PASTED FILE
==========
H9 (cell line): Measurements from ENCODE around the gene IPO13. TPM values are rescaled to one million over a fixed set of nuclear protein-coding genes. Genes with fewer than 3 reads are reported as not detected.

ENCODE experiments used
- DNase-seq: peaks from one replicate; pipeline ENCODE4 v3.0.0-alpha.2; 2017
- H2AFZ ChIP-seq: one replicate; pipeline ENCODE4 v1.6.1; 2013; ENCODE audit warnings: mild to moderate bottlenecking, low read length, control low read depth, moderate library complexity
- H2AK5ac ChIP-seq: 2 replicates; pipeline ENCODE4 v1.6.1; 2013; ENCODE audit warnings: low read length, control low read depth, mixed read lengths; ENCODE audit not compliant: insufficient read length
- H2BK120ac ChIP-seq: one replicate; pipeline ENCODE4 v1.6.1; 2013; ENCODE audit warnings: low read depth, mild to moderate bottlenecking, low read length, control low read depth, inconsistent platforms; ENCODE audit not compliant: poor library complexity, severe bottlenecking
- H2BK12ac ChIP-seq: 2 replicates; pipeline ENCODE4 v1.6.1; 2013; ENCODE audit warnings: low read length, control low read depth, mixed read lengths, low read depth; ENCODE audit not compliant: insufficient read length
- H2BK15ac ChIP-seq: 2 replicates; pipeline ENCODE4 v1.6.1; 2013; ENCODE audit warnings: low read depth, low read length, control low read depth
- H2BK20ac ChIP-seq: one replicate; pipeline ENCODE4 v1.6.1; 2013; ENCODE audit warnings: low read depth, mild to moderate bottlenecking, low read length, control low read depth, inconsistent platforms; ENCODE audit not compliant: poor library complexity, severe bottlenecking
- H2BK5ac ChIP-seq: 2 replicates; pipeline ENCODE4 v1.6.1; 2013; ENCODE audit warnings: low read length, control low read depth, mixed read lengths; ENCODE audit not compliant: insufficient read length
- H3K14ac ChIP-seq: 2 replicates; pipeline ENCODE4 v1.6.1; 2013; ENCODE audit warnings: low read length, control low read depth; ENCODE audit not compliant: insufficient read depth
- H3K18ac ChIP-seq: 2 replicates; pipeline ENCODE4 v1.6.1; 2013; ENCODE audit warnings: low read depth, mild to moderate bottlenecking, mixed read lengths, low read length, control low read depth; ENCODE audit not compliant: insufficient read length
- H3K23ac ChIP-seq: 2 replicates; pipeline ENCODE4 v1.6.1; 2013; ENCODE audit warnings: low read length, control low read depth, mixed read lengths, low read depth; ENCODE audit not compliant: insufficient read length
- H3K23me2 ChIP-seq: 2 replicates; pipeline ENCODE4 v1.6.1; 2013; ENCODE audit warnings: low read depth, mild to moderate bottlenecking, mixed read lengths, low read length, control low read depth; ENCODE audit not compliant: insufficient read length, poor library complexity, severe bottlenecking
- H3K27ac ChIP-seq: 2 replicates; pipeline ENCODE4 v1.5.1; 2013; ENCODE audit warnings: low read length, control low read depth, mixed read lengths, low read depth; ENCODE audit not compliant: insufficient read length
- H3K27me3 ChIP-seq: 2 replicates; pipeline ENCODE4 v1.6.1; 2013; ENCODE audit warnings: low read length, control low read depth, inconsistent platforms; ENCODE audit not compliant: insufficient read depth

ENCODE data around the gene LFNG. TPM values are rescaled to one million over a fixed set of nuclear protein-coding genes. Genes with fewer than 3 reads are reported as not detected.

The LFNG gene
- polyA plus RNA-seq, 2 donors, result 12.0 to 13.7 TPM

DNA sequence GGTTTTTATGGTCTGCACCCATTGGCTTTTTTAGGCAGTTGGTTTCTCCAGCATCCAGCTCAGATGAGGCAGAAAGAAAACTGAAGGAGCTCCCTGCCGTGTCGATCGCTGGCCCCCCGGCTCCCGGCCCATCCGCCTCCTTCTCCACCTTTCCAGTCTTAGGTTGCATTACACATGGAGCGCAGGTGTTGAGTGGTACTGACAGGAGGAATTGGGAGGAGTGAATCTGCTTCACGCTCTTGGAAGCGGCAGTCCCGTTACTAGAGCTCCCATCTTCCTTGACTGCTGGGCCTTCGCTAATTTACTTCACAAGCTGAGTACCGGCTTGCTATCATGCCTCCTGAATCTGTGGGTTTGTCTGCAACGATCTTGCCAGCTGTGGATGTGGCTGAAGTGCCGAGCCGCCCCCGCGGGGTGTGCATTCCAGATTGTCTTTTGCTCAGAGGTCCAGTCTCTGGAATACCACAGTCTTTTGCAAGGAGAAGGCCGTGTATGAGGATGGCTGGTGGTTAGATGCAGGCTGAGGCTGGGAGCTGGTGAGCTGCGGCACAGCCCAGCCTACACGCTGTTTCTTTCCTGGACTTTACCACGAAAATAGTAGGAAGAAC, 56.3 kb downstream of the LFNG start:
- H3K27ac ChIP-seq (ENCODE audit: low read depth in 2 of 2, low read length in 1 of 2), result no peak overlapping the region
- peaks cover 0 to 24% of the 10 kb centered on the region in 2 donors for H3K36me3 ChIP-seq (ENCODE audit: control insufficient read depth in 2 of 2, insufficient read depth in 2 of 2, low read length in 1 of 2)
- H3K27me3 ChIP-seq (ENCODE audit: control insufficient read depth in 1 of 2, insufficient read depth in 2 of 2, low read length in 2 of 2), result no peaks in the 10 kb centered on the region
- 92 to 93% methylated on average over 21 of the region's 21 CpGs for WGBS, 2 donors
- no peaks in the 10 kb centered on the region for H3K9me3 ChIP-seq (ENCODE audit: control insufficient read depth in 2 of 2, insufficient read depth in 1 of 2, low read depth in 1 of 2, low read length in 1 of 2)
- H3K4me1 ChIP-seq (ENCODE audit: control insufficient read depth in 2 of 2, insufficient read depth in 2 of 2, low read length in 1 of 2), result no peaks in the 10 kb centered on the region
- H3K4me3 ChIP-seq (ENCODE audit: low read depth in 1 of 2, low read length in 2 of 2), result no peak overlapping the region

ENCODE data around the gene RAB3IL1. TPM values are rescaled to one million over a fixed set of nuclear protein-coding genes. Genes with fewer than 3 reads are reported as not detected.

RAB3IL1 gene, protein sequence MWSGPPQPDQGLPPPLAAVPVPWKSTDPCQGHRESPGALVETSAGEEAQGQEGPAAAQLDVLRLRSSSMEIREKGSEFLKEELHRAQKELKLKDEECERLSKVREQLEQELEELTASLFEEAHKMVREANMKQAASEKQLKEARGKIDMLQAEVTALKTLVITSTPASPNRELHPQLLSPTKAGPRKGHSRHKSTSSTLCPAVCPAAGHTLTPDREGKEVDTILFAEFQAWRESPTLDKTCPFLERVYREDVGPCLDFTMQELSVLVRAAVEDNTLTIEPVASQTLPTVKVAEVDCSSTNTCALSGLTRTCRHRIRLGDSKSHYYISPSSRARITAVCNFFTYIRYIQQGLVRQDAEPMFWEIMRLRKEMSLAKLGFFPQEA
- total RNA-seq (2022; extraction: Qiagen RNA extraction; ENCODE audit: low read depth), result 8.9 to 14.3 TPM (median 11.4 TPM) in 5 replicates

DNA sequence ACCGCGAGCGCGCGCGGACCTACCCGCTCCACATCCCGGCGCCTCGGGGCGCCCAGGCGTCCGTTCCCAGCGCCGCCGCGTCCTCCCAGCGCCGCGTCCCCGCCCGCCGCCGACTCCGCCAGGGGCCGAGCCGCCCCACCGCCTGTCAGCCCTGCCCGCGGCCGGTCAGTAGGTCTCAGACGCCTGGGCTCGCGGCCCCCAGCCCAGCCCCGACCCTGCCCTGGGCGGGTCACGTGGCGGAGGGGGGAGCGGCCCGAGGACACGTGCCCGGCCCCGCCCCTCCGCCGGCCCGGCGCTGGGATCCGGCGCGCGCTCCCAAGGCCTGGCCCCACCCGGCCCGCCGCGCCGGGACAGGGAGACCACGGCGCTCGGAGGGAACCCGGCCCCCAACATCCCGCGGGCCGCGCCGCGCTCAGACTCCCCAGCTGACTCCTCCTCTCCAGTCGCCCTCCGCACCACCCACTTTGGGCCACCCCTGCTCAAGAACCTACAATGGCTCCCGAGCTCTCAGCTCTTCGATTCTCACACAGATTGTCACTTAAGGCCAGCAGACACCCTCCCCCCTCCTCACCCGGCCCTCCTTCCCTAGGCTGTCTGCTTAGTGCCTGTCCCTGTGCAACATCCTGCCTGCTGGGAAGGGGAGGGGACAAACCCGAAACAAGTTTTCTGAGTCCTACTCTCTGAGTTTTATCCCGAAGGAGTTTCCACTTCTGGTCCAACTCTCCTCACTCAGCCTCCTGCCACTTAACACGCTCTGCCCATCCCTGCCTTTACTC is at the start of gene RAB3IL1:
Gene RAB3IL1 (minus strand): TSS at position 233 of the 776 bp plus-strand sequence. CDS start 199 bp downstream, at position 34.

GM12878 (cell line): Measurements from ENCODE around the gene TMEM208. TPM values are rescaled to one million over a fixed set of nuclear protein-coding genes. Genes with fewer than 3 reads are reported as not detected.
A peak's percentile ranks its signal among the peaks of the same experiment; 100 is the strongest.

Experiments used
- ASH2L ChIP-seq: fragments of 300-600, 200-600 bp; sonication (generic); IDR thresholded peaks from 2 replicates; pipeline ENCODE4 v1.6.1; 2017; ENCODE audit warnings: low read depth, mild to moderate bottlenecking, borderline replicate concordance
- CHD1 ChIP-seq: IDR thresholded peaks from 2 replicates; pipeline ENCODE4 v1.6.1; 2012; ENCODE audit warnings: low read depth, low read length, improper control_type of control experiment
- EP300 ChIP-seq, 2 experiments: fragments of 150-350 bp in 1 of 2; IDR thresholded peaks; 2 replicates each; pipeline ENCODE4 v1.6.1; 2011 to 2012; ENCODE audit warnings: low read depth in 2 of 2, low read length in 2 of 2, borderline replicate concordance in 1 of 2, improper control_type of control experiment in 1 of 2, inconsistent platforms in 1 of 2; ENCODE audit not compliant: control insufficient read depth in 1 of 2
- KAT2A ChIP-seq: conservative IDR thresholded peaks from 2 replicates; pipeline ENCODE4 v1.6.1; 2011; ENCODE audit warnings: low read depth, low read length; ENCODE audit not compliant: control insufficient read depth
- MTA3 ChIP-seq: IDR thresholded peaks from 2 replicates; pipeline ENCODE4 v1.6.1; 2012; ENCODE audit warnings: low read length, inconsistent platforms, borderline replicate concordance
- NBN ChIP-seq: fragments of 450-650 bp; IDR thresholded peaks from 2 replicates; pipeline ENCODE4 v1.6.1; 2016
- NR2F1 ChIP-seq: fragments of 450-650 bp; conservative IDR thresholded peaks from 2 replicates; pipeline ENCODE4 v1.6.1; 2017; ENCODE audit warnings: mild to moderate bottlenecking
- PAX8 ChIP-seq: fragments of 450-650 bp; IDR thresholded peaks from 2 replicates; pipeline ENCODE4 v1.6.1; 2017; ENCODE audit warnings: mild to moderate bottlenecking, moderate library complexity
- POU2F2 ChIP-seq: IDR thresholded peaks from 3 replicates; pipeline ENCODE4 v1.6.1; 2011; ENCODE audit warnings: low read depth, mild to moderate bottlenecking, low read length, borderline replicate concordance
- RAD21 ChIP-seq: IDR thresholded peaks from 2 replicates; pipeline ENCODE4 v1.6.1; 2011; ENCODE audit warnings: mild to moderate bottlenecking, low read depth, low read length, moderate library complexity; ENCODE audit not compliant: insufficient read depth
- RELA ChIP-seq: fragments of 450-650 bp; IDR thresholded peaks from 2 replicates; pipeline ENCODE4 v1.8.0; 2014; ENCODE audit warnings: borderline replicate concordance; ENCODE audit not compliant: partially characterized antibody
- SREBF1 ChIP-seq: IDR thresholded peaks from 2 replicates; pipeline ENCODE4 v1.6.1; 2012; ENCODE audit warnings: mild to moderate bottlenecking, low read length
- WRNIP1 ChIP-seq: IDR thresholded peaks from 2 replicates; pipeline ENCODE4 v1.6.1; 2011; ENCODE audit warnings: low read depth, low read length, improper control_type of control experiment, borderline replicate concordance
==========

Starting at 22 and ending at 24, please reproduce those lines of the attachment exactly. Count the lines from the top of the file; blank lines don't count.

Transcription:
- peaks cover 0 to 24% of the 10 kb centered on the region in 2 donors for H3K36me3 ChIP-seq (ENCODE audit: control insufficient read depth in 2 of 2, insufficient read depth in 2 of 2, low read length in 1 of 2)
- H3K27me3 ChIP-seq (ENCODE audit: control insufficient read depth in 1 of 2, insufficient read depth in 2 of 2, low read length in 2 of 2), result no peaks in the 10 kb centered on the region
- 92 to 93% methylated on average over 21 of the region's 21 CpGs for WGBS, 2 donors